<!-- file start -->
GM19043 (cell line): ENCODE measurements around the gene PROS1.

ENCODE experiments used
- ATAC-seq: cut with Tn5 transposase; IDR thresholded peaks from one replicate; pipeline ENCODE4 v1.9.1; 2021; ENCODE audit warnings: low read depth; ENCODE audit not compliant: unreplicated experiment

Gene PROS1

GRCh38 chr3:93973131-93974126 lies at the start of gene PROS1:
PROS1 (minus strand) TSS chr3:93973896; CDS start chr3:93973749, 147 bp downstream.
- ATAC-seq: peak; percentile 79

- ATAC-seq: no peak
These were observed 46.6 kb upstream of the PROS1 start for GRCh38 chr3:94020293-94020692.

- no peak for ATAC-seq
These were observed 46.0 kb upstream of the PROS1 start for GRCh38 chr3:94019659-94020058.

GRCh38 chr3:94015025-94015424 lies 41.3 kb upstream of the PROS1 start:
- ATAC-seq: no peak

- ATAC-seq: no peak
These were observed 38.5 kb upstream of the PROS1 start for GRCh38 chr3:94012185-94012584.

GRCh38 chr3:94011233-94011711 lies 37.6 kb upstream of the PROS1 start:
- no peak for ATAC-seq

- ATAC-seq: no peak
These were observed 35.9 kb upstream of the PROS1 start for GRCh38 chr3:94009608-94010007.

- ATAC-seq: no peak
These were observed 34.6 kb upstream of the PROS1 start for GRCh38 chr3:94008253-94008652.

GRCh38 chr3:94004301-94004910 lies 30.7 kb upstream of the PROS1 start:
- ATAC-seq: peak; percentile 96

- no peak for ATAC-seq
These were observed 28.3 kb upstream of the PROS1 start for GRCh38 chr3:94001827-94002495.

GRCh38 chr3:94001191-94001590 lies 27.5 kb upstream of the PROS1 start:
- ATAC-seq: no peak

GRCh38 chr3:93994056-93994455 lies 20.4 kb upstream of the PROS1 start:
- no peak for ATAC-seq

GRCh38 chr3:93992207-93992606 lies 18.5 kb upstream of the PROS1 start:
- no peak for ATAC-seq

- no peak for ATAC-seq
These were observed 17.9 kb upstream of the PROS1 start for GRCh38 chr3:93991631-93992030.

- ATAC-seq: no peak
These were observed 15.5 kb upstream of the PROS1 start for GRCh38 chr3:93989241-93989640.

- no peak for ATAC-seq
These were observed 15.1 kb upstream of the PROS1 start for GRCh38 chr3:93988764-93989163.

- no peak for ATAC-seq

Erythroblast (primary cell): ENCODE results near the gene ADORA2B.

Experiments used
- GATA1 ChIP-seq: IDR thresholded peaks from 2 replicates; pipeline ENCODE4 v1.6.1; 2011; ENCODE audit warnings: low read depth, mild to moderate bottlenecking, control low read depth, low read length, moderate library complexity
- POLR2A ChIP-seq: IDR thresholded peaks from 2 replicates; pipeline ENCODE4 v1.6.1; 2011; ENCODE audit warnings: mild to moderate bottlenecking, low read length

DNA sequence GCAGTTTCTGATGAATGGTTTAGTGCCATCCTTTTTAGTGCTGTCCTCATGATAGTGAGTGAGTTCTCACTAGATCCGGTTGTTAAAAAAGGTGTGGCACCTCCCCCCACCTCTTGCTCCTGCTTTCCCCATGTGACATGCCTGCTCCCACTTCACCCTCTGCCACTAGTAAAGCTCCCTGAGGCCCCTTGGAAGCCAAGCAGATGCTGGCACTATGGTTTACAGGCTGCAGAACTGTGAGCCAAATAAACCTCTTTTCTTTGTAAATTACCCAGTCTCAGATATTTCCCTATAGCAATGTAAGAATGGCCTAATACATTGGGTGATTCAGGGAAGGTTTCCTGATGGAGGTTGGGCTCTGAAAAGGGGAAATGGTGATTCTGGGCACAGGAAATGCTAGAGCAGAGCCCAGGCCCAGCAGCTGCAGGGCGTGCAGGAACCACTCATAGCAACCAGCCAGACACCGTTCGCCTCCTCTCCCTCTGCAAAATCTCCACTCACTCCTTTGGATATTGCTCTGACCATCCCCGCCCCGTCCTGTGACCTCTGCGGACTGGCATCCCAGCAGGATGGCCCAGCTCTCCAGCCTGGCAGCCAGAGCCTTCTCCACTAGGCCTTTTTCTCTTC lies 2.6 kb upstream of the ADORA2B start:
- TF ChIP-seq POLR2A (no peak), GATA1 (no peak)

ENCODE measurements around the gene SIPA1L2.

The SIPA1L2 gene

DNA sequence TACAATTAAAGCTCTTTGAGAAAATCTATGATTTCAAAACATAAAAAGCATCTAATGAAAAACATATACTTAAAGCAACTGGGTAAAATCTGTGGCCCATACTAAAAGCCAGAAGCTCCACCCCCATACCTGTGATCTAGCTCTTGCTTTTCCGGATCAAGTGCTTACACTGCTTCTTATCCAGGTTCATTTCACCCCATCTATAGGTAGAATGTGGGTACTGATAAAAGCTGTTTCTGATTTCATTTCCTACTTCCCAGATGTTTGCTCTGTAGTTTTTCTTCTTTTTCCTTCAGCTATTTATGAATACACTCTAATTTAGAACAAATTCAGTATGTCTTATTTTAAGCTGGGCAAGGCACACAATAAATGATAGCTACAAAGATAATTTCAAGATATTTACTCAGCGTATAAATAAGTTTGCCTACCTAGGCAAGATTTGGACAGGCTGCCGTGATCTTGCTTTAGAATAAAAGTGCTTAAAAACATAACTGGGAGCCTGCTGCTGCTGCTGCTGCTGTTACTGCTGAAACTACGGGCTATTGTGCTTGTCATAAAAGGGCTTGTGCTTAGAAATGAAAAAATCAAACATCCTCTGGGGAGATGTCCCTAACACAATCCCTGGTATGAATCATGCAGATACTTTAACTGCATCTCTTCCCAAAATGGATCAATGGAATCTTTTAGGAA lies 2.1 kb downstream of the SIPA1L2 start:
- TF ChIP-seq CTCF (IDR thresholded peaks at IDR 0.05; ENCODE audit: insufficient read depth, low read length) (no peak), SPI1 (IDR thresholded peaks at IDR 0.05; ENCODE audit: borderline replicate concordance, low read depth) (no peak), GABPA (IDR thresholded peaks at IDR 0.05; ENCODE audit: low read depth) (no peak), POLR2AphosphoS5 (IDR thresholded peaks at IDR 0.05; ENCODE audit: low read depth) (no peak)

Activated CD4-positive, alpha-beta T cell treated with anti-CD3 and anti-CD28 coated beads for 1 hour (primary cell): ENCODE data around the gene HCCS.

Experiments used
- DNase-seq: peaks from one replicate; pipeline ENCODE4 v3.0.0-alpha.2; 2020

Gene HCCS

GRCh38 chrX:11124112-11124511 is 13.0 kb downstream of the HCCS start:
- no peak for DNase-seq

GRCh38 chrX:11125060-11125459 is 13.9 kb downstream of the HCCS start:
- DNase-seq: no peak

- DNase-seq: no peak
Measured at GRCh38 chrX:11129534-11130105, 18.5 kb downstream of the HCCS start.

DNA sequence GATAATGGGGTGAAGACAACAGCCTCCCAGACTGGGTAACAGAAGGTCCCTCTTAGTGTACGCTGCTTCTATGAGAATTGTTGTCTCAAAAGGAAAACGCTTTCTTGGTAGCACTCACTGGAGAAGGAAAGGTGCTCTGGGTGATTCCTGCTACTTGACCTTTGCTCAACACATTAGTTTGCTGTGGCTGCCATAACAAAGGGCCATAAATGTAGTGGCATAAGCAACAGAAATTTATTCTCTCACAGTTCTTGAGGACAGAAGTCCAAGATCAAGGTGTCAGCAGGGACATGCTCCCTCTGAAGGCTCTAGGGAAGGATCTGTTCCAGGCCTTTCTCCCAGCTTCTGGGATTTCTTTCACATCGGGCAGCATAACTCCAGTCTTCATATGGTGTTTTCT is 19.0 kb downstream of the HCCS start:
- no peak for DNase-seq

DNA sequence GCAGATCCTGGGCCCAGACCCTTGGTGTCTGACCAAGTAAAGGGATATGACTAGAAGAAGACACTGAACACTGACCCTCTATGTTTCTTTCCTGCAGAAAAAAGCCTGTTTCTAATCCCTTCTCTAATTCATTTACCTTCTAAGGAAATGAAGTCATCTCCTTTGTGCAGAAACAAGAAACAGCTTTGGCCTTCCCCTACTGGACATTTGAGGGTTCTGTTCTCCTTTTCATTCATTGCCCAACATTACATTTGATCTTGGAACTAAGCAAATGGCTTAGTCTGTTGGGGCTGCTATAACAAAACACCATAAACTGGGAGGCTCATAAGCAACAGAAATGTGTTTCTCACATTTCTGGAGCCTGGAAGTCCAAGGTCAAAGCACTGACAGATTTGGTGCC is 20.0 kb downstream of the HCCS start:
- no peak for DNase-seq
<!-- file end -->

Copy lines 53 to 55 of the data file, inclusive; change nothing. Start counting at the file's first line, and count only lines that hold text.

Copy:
GRCh38 chrX:11124112-11124511 is 13.0 kb downstream of the HCCS start:
- no peak for DNase-seq

GRCh38 chrX:11125060-11125459 is 13.9 kb downstream of the HCCS start: